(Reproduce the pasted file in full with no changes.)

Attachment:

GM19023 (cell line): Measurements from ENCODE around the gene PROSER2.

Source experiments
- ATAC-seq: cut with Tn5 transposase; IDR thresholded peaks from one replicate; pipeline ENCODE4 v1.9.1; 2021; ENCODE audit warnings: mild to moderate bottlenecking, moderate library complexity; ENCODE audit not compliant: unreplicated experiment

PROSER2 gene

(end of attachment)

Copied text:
GM19023 (cell line): Measurements from ENCODE around the gene PROSER2.

Source experiments
- ATAC-seq: cut with Tn5 transposase; IDR thresholded peaks from one replicate; pipeline ENCODE4 v1.9.1; 2021; ENCODE audit warnings: mild to moderate bottlenecking, moderate library complexity; ENCODE audit not compliant: unreplicated experiment

PROSER2 gene